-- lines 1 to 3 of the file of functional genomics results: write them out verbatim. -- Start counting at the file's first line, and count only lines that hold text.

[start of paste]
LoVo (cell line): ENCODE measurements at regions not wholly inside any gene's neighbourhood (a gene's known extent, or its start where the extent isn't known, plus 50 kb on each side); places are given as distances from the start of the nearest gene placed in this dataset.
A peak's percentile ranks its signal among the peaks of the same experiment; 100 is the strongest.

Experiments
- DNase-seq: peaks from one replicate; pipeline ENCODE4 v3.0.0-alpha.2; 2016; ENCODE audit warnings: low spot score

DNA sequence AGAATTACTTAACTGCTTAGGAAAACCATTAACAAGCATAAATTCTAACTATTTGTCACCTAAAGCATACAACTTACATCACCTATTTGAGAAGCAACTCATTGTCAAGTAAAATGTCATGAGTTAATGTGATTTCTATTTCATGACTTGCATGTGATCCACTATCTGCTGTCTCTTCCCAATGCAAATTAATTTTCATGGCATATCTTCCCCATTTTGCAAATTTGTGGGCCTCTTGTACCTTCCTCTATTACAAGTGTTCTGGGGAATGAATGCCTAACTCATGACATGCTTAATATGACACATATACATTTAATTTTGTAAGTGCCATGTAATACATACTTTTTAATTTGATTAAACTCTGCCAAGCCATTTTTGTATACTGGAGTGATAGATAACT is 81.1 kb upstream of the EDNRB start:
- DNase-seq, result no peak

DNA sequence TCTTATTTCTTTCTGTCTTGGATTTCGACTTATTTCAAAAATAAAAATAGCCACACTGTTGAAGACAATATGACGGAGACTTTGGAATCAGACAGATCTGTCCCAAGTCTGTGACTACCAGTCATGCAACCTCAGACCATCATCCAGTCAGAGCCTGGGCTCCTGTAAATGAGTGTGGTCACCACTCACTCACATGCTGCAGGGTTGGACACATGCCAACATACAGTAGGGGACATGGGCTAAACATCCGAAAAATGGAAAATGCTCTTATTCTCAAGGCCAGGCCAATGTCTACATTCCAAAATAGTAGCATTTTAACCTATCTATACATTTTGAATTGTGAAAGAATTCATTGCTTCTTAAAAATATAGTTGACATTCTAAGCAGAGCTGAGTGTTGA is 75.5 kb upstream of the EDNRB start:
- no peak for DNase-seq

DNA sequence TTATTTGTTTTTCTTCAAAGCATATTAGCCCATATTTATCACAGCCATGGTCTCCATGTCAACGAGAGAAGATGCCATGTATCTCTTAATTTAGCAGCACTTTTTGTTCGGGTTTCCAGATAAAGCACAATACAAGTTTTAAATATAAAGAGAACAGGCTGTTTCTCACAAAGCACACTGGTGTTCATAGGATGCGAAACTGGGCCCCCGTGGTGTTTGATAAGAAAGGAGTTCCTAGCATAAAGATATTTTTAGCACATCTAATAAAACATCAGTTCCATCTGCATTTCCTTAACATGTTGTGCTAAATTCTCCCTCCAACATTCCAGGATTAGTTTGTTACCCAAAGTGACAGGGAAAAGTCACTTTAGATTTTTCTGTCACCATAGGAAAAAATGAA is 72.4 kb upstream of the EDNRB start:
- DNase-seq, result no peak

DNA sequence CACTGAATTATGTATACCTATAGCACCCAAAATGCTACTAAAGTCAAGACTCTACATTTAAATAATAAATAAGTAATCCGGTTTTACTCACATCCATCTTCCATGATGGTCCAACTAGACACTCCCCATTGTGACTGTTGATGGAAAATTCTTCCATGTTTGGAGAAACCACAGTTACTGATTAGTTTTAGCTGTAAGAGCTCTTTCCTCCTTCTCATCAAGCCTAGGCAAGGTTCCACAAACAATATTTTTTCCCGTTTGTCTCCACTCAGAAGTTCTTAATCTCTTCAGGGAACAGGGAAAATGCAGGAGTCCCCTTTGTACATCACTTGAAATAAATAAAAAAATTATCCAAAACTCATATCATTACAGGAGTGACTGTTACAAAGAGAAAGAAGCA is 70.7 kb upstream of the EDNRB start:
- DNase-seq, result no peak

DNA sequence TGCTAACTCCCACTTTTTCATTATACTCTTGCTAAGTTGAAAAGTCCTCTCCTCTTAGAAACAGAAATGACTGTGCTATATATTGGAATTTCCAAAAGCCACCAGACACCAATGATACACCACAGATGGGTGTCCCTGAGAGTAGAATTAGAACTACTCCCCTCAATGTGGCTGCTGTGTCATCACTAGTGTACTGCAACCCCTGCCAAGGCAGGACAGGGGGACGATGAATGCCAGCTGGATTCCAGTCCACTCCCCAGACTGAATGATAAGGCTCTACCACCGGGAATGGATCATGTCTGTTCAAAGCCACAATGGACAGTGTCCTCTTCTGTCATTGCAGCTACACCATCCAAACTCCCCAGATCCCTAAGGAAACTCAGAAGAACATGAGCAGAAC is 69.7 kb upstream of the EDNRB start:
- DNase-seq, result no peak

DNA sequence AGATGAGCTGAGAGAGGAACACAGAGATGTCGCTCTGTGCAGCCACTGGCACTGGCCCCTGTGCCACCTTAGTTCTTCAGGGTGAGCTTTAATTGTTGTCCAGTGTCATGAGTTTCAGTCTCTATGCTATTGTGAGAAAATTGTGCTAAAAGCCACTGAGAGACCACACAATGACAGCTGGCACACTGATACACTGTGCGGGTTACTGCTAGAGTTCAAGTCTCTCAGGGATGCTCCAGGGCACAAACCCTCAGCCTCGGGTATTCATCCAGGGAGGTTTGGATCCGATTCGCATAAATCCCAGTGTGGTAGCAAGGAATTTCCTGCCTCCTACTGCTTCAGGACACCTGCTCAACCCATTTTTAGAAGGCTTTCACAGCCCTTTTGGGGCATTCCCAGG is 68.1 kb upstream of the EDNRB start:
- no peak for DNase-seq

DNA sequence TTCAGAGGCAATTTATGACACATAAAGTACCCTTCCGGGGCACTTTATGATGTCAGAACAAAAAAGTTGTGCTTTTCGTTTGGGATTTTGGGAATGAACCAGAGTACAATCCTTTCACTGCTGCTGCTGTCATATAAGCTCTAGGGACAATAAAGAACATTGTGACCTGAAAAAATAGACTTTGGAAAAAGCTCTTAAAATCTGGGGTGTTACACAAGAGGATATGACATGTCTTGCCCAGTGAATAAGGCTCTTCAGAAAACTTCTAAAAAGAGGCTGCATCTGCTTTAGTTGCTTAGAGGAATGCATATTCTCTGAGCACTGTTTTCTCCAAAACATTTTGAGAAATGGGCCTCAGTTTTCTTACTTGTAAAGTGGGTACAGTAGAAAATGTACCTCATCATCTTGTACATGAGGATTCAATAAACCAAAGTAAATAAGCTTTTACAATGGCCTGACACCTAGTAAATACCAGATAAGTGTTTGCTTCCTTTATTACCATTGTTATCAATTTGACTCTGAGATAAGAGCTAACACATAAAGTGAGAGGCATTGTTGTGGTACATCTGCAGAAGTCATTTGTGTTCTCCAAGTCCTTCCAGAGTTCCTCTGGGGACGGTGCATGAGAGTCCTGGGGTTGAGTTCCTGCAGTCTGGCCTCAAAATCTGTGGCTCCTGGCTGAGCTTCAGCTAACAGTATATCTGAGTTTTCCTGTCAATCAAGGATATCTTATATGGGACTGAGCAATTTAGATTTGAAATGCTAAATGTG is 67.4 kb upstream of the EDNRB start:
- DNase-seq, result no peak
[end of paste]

LoVo (cell line): ENCODE measurements at regions not wholly inside any gene's neighbourhood (a gene's known extent, or its start where the extent isn't known, plus 50 kb on each side); places are given as distances from the start of the nearest gene placed in this dataset.
A peak's percentile ranks its signal among the peaks of the same experiment; 100 is the strongest.

Experiments